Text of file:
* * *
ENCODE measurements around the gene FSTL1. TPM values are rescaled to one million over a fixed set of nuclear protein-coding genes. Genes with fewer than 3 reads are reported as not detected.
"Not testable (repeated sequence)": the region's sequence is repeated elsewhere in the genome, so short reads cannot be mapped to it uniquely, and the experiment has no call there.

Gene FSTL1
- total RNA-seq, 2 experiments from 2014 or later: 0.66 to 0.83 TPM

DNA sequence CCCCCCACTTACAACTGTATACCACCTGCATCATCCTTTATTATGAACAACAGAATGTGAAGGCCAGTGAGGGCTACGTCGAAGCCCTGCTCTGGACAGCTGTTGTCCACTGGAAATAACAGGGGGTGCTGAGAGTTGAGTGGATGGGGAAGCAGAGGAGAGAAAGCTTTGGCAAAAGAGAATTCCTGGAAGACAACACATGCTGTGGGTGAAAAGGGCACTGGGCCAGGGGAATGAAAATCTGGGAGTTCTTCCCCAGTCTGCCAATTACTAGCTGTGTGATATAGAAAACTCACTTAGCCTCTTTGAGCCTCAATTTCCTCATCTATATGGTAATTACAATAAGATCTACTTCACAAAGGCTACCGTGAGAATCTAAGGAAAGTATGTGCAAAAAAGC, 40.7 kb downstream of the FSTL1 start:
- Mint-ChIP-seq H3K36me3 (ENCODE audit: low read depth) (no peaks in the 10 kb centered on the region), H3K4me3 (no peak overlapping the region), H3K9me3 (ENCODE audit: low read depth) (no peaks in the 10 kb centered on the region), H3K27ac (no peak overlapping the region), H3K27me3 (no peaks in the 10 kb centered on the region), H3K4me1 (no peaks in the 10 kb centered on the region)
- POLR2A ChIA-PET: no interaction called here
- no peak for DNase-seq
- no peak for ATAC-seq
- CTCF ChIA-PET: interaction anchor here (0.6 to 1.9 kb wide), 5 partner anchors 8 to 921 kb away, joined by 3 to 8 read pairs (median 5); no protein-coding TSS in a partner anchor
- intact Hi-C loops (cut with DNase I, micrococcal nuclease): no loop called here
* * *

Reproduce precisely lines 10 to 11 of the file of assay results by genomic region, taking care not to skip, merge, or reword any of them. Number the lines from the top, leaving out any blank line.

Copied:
- CTCF ChIA-PET: interaction anchor here (0.6 to 1.9 kb wide), 5 partner anchors 8 to 921 kb away, joined by 3 to 8 read pairs (median 5); no protein-coding TSS in a partner anchor
- intact Hi-C loops (cut with DNase I, micrococcal nuclease): no loop called here